Consumerism And The Recession

shopping woman
So how did it get to this? Where people fill gaps where love could be? With the next Iphone, Ipad, designer clothes and labels galore? When did consumerism become the source of well-being people are looking for?
I know many people struggling with this recession and I know it is tough going for many people, but I see it as a huge wake-up call to get our priorities right.
When parents and entire families consume like swarms of flies the next ‘best’ thing, and families no longer spend time together, something is seriously wrong with society. When people mainly communicate with sons and daughters or partners through text messages, Facebook and the internet, something is wrong; and when people talk to one another on computer when they are in the next room something is seriously out of balance in the world.

This is why I feel that this recession is a good thing for some people in society.

Has Consumerism Become A Plague?

Consumerism has, in my eyes, become a plague on the natural well-being of global society. This generation is feeling the effects of recession as a panic that they are unable to get the next technology or other material possession.
Possessions are beginning to possess people instead of the other way round.
The definition of poverty being termed as not having the next ‘in’ thing appals me. My best friend, who is in his 70’s, tells me how society has changed, in that poverty in his generation was more about whether you could afford to eat or have shoes on your feet. Compare that to the panic and fear of the youths of the London riots, frightened of not belonging or fitting in without the latest Nike or Converse trainers, or for many the next smartphone. My friend’s generation may have had identities based on a high work ethic and family values and now people base who they are on how much stuff they have.
This recession will be a wake up call to many. Many will not cope because the strength of their identity is based on all that ‘stuff’. The ‘lucky’ ones will question their worth and hopefully discover a new sense of value and appreciation for the basics in life and spending money will become valued and deeply appreciated. And of course there are those who will keep up the level of consumerism (keeping the money flowing and the retail sectors going) through increasing loans and using credit cards.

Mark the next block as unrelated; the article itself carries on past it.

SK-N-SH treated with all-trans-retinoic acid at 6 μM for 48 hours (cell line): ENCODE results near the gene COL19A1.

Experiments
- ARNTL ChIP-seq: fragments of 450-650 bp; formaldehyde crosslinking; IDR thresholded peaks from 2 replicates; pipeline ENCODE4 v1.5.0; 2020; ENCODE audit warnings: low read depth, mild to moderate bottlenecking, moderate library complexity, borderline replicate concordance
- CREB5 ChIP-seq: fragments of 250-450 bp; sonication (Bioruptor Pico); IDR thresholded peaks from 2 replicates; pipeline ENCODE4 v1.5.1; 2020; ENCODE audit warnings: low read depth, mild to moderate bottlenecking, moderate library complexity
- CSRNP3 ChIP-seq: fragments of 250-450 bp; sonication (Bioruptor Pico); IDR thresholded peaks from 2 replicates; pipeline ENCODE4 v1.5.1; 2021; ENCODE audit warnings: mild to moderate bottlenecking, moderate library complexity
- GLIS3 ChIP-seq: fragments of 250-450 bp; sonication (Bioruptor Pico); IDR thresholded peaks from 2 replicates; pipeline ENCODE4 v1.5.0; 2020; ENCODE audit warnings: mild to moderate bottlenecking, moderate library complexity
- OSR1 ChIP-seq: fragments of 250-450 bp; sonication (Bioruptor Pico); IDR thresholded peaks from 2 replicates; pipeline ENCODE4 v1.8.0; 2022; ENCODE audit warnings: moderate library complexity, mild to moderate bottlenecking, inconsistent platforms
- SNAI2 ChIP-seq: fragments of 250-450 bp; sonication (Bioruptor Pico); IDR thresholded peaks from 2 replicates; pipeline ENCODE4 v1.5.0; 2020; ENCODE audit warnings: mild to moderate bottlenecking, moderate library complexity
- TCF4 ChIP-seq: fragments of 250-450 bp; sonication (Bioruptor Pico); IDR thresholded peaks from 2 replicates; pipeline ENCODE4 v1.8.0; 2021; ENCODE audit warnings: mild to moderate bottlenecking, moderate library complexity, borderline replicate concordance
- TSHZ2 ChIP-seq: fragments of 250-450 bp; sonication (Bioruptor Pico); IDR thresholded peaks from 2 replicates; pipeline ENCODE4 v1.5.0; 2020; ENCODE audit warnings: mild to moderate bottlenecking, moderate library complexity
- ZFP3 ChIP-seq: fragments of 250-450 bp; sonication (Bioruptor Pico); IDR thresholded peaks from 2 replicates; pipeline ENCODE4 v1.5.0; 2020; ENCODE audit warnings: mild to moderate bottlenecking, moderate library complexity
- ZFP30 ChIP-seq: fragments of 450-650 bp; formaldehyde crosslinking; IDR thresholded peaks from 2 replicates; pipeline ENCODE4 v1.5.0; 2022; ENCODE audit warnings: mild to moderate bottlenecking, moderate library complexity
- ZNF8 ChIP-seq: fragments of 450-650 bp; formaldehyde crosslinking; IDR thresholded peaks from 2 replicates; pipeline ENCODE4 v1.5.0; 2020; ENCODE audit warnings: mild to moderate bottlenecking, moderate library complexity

I can only imagine life is like a pendulum. Right now we are swinging between the extremes of change. At one end are the consumer-driven, status-driven people who are buying stuff to fill the hole where love can be. And at the other end, those deeply experiencing poverty. AND both are experiencing poverty. One has ‘stuff ‘ but is poor of heart, and the other does not have the ‘stuff ‘ and feels lacking of the love they believe the ‘stuff ‘ will bring. We all need to find a balance.

Consumerism Encouragement

On my own spiritual journey I have swung between both extremes and I notice that the get rich quick schemes and the success coaches/channellers/create your reality teachers, are often encouraging the consumerism side of life and less of the love side. It’s understandable as so many people in the West measure worth through money, status and possessions, so selling love doesn’t sell as many bottoms on seats for those motivational speakers out there.
To me, money and material objects are only of value when we feel of worth, exactly as we are in the first place. If we feel lack-full prior to the ‘stuff ‘ we will feel lack-full after the ‘stuff ‘ arrives. So why not feel FULL of presence, FULL of soul, FULL of love and appreciation now?
After spending a week in a busy city (my birth city of Newcastle-upon-Tyne), last week, I recognise how much value I place on the simple things in my life. Nature, walking, pencils, pens, conversations with friends, stroking a cat, drinking a lovely warm coffee and breathing in fresh air. Money is something to be valued and deeply appreciated and for me, using it to ‘experience’ life is far more rewarding than gathering stuff.
Any stuff I gather is useful stuff. It adds to my life and brings rewards on a heart level. Does your stuff do the same?